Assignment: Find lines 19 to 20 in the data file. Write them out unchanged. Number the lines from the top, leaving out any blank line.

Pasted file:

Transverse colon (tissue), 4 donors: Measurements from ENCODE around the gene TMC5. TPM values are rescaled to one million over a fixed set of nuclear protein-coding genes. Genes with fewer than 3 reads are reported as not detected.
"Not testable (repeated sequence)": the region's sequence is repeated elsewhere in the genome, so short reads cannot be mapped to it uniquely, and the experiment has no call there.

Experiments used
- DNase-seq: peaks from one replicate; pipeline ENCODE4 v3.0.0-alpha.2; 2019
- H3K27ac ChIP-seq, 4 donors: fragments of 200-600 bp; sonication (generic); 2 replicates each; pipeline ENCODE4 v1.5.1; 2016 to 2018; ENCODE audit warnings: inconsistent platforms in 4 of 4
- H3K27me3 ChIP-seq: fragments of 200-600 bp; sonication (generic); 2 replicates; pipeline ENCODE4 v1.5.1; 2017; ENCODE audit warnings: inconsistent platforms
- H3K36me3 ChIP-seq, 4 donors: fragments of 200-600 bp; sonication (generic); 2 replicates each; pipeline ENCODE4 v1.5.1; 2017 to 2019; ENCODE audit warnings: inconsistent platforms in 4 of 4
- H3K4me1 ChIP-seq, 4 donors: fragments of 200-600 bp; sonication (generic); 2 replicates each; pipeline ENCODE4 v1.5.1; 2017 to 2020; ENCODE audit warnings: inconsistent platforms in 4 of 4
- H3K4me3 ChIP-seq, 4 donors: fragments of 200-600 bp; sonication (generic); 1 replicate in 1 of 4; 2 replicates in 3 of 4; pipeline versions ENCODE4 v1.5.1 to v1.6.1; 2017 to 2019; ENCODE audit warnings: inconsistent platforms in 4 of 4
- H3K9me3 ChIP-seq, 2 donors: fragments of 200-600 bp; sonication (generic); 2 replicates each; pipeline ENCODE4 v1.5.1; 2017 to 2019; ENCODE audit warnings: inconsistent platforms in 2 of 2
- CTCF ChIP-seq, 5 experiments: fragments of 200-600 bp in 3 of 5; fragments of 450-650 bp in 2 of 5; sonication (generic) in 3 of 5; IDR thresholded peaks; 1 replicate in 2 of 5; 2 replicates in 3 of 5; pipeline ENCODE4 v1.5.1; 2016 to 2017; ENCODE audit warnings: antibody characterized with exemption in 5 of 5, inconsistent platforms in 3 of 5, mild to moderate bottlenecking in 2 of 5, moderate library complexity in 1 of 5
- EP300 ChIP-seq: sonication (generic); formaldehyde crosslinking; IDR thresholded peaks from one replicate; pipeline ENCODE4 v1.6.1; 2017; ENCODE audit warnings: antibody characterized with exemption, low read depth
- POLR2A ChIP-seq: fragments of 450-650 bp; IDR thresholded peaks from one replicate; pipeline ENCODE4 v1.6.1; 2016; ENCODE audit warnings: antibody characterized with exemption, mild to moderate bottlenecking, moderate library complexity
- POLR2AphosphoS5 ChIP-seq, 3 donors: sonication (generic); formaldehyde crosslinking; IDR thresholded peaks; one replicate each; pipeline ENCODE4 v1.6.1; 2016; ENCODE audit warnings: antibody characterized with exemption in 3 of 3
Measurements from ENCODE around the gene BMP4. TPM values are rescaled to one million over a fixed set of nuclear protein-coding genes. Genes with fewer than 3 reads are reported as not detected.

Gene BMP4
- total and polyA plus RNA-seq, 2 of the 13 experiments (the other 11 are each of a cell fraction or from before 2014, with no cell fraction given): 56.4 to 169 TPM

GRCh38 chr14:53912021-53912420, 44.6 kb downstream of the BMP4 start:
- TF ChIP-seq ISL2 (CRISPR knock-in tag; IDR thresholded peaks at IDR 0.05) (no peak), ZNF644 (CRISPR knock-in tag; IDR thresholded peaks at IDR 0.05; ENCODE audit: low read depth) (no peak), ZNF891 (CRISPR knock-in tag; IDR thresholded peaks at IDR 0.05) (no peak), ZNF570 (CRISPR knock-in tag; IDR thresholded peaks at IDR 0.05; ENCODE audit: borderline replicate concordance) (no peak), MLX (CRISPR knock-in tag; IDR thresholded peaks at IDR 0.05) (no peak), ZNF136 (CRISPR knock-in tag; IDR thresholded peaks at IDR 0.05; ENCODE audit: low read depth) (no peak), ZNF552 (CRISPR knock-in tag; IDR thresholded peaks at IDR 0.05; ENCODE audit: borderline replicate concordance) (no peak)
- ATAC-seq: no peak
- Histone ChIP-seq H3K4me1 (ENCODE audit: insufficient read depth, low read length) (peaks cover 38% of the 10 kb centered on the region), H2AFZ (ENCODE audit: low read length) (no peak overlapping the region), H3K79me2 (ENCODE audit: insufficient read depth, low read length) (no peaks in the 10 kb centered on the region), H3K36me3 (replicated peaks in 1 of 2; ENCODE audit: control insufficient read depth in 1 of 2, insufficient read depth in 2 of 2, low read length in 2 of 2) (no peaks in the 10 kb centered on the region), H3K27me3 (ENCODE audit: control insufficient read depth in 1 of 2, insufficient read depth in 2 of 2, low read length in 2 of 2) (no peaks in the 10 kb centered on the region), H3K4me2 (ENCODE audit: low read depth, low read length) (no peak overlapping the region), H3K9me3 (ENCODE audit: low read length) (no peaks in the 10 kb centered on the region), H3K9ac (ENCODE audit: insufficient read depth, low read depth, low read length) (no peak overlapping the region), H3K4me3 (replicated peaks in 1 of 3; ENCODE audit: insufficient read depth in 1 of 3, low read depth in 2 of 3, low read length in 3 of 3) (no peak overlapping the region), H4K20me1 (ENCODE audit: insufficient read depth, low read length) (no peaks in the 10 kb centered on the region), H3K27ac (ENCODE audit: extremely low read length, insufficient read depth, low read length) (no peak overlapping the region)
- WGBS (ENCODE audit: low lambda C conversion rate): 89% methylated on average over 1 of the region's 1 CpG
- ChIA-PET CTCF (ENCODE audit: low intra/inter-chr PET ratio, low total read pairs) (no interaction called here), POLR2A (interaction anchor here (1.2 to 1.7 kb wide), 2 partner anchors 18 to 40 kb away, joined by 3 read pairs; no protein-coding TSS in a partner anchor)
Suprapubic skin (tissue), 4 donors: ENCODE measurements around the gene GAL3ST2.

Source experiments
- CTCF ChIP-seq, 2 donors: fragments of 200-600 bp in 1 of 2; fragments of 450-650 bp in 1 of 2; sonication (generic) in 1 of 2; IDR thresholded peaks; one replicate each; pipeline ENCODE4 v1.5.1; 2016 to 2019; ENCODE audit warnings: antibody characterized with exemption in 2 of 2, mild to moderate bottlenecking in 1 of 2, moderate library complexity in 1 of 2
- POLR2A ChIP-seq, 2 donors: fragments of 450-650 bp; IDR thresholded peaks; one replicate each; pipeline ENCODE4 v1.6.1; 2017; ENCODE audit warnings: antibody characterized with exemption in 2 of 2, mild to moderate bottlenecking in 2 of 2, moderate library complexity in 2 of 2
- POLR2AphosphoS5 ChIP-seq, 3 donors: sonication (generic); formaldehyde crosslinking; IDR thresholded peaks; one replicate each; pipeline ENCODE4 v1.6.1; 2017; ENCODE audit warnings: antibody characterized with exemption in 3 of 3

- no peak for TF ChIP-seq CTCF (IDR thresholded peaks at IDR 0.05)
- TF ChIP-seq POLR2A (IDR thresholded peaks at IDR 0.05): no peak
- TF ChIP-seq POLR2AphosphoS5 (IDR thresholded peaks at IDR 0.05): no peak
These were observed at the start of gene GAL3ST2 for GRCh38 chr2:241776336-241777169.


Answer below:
- TF ChIP-seq ISL2 (CRISPR knock-in tag; IDR thresholded peaks at IDR 0.05) (no peak), ZNF644 (CRISPR knock-in tag; IDR thresholded peaks at IDR 0.05; ENCODE audit: low read depth) (no peak), ZNF891 (CRISPR knock-in tag; IDR thresholded peaks at IDR 0.05) (no peak), ZNF570 (CRISPR knock-in tag; IDR thresholded peaks at IDR 0.05; ENCODE audit: borderline replicate concordance) (no peak), MLX (CRISPR knock-in tag; IDR thresholded peaks at IDR 0.05) (no peak), ZNF136 (CRISPR knock-in tag; IDR thresholded peaks at IDR 0.05; ENCODE audit: low read depth) (no peak), ZNF552 (CRISPR knock-in tag; IDR thresholded peaks at IDR 0.05; ENCODE audit: borderline replicate concordance) (no peak)
- ATAC-seq: no peak